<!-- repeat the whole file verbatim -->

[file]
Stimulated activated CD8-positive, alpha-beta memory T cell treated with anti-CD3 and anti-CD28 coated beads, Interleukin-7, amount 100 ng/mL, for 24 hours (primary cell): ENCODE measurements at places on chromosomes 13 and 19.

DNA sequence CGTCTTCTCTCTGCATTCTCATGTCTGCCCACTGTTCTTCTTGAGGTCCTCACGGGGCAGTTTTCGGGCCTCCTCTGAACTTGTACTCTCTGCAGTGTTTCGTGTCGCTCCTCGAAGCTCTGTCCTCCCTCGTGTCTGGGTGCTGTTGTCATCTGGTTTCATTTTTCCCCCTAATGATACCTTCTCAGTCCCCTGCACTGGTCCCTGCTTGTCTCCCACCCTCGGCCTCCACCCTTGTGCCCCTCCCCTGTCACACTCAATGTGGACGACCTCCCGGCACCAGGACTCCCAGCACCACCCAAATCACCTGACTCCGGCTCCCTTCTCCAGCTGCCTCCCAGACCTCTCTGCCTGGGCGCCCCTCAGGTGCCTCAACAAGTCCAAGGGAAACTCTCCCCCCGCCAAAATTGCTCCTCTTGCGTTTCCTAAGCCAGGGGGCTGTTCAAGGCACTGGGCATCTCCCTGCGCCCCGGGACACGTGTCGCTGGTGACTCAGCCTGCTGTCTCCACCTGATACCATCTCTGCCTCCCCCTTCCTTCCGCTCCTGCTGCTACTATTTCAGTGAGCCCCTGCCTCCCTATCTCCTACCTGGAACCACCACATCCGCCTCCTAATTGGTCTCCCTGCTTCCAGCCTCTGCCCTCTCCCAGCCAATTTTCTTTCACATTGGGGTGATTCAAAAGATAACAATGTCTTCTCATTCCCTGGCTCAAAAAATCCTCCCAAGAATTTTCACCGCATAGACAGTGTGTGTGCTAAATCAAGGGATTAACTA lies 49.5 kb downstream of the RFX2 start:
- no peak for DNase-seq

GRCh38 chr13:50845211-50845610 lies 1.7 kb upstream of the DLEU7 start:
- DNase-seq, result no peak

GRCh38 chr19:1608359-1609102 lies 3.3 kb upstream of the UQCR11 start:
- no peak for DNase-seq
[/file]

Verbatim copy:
Stimulated activated CD8-positive, alpha-beta memory T cell treated with anti-CD3 and anti-CD28 coated beads, Interleukin-7, amount 100 ng/mL, for 24 hours (primary cell): ENCODE measurements at places on chromosomes 13 and 19.

DNA sequence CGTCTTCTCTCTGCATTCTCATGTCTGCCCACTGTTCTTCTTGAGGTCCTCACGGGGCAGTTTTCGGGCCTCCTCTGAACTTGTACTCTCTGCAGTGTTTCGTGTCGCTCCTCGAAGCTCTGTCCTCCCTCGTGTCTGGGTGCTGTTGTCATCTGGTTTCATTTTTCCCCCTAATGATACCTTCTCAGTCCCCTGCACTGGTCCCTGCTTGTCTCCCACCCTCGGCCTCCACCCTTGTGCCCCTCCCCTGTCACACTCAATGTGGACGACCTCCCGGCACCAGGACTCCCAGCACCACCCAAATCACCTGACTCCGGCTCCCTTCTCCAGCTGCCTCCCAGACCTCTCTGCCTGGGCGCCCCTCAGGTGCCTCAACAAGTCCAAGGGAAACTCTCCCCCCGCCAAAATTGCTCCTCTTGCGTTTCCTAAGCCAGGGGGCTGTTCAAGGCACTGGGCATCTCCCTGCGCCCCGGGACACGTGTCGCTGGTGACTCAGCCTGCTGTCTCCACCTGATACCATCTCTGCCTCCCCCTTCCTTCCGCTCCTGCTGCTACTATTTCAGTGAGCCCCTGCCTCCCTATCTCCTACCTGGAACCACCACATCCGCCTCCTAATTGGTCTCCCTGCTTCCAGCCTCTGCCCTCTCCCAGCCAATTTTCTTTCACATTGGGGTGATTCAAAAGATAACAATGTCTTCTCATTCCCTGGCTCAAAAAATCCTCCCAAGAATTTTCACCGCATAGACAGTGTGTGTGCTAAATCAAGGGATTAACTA lies 49.5 kb downstream of the RFX2 start:
- no peak for DNase-seq

GRCh38 chr13:50845211-50845610 lies 1.7 kb upstream of the DLEU7 start:
- DNase-seq, result no peak

GRCh38 chr19:1608359-1609102 lies 3.3 kb upstream of the UQCR11 start:
- no peak for DNase-seq